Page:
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A 40-year-old woman with type 2 diabetes presents to her family physician with a 2-day history of bilateral otalgia, otorrhea, and hearing loss. Symptoms started in the right ear and then rapidly spread to the left ear. She had a low-grade fever and was systemically ill. The external ear was swollen with honey-crusts (Figures 27-1 and 27-2). The external auditory canal (EAC) was narrowed and contained purulent discharge (Figure 27-3). Ear, nose, and throat (ENT) was consulted and she was admitted to the hospital for the presumptive diagnosis of malignant otitis externa. The MRI showed some destruction of the temporal bone. She was started on IV ciprofloxacin and the ear culture grew out Pseudomonas aeruginosa sensitive to ciprofloxacin. The patient responded well to treatment and was able to go home on oral ciprofloxacin 5 days later.

Figure 27-1

Malignant/necrotizing otitis externa in a 40-year-old woman with diabetes. Note the swelling and honey-crusts of the pinna. The EAC and temporal bone were involved. (Courtesy of E.J. Mayeaux, MD.)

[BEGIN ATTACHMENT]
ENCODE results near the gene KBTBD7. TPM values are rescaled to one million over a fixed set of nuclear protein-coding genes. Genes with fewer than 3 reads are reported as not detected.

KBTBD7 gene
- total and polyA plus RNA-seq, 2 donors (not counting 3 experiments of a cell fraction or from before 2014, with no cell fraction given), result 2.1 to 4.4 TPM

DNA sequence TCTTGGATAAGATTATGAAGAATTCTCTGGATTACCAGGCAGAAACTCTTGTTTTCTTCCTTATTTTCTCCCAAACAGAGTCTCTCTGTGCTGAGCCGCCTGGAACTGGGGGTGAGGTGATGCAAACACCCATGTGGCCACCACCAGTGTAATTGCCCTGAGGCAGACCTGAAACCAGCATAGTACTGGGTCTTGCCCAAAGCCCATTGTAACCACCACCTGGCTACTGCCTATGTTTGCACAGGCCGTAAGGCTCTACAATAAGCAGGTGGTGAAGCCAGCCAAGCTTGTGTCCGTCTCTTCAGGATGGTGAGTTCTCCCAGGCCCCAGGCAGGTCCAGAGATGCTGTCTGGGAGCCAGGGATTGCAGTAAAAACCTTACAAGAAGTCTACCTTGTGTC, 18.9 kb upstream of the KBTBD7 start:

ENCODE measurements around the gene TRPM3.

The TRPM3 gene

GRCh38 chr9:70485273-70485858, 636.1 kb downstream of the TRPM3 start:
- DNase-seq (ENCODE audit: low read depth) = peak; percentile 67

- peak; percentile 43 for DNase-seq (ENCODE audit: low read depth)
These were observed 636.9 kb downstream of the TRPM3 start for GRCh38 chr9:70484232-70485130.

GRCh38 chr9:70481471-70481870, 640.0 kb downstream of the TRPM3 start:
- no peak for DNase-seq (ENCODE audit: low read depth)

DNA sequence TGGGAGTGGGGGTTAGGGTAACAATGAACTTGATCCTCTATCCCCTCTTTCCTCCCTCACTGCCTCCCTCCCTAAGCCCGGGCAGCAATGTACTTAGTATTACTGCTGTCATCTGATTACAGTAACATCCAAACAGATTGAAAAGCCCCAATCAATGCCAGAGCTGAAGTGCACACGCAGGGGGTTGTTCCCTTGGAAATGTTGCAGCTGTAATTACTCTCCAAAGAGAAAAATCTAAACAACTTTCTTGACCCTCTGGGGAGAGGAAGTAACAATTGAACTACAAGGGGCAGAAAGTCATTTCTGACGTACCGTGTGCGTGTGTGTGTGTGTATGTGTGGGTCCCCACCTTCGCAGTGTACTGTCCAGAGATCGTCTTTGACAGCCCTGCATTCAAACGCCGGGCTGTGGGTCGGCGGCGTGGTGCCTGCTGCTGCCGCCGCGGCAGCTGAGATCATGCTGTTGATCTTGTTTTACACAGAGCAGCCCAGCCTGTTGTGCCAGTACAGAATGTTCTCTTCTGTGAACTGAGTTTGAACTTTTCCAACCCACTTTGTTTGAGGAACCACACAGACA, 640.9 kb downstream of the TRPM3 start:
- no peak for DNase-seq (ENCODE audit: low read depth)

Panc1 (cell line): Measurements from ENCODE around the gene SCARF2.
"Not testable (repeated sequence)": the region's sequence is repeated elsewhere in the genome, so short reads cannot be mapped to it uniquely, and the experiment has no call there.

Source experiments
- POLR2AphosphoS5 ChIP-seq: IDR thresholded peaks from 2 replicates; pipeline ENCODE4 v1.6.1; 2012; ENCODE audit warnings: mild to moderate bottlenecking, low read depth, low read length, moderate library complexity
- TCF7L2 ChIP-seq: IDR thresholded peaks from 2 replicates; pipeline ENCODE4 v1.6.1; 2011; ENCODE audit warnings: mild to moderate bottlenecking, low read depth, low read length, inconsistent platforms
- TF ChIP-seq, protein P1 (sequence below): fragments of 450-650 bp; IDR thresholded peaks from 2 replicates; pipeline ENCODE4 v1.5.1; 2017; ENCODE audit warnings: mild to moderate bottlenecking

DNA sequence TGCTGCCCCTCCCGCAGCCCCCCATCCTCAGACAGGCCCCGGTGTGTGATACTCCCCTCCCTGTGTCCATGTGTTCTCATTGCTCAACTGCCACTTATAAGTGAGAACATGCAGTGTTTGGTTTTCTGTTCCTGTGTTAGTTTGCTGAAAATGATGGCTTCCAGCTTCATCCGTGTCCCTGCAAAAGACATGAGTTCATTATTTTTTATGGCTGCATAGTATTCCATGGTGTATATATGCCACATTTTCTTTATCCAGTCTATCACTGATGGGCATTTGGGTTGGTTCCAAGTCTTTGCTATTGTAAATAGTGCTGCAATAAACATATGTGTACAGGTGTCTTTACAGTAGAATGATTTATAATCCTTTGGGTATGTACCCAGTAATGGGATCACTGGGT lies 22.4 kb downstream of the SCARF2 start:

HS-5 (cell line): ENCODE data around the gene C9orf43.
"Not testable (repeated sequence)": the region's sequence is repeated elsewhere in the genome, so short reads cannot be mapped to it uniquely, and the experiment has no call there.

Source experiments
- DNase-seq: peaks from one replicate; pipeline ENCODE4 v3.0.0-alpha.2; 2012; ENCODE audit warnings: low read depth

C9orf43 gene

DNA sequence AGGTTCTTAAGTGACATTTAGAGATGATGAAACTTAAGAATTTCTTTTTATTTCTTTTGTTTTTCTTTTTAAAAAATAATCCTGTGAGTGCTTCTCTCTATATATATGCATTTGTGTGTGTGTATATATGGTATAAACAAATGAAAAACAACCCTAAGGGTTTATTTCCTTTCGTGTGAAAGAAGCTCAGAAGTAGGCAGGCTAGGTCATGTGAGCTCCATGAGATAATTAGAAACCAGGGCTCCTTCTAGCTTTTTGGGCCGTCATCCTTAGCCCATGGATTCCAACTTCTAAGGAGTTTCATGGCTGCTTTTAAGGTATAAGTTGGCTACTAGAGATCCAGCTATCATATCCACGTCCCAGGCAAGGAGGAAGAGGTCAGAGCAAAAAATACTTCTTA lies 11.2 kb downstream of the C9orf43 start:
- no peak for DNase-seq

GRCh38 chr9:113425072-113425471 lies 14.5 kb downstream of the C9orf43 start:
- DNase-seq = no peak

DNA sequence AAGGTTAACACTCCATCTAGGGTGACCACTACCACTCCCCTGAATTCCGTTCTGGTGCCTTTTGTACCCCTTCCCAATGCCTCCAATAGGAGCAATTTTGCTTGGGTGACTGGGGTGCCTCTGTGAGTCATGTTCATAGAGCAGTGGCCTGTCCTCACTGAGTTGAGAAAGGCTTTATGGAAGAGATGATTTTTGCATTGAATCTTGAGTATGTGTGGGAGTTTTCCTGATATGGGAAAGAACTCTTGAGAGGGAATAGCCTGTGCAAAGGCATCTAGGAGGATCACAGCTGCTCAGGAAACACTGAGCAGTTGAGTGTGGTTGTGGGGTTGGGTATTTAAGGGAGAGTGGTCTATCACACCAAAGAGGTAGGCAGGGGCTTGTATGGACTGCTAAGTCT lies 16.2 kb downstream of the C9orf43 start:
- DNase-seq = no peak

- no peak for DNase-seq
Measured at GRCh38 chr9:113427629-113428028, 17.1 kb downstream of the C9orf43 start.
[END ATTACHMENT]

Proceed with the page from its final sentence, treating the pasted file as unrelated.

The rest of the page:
Figure 27-2

Another view of the malignant/necrotizing otitis externa. (Courtesy of E.J. Mayeaux, MD.)

Figure 27-3

Chronic suppurative otitis media with purulent discharge chronically draining from the ear of this 25-year-old man. This image could be seen in acute otitis media with perforation of the tympanic membrane or in a purulent otitis externa. (Courtesy of Richard P. Usatine, MD.)

Otitis externa (OE) is common in all parts of the world. OE is defined as inflammation, often with infection, of the EAC.1

  • Incidence of OE is not known precisely; its lifetime incidence was estimated at 10% in one study.2
  • Occurs more in adults than in children.

  • Common pathogens, which are part of normal EAC flora, include aerobic organisms predominantly (P. aeruginosa and Staphylococcus aureus) and, to a lesser extent, anaerobes (Bacteroides and Peptostreptococcus). Up to a third of infections are polymicrobial. A small proportion (2% to 10%) of OE is caused by fungal overgrowth (e.g., Aspergillus niger usually occurs with prolonged antibiotic use).1
  • Pathogenesis of OE includes the following:
    • Trauma, the usual inciting event, leads to breech in the integrity of EAC skin.
    • Skin inflammation and edema ensue, which, in turn, leads to pruritus and obstruction of adnexal structures (e.g., cerumen glands, sebaceous glands, and hair follicles).
    • Pruritus leads to scratching, which results in further skin injury.
    • Consequently, the milieu of the EAC is altered (i.e., change in quality and quantity of cerumen, increase in pH of EAC, and dysfunctional epithelial migration).
    • Finally, the EAC becomes a warm, alkaline, and moist environment—ideal for growth of different pathogens.

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